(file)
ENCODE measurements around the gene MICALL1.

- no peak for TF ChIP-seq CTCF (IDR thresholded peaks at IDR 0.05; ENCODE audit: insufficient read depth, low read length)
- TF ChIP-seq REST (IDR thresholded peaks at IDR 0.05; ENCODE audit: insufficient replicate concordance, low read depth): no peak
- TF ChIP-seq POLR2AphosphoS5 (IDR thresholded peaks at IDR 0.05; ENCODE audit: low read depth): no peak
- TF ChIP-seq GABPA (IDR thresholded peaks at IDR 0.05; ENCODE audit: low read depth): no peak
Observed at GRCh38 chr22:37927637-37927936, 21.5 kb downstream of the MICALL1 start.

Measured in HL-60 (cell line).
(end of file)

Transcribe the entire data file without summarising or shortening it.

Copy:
ENCODE measurements around the gene MICALL1.

- no peak for TF ChIP-seq CTCF (IDR thresholded peaks at IDR 0.05; ENCODE audit: insufficient read depth, low read length)
- TF ChIP-seq REST (IDR thresholded peaks at IDR 0.05; ENCODE audit: insufficient replicate concordance, low read depth): no peak
- TF ChIP-seq POLR2AphosphoS5 (IDR thresholded peaks at IDR 0.05; ENCODE audit: low read depth): no peak
- TF ChIP-seq GABPA (IDR thresholded peaks at IDR 0.05; ENCODE audit: low read depth): no peak
Observed at GRCh38 chr22:37927637-37927936, 21.5 kb downstream of the MICALL1 start.

Measured in HL-60 (cell line).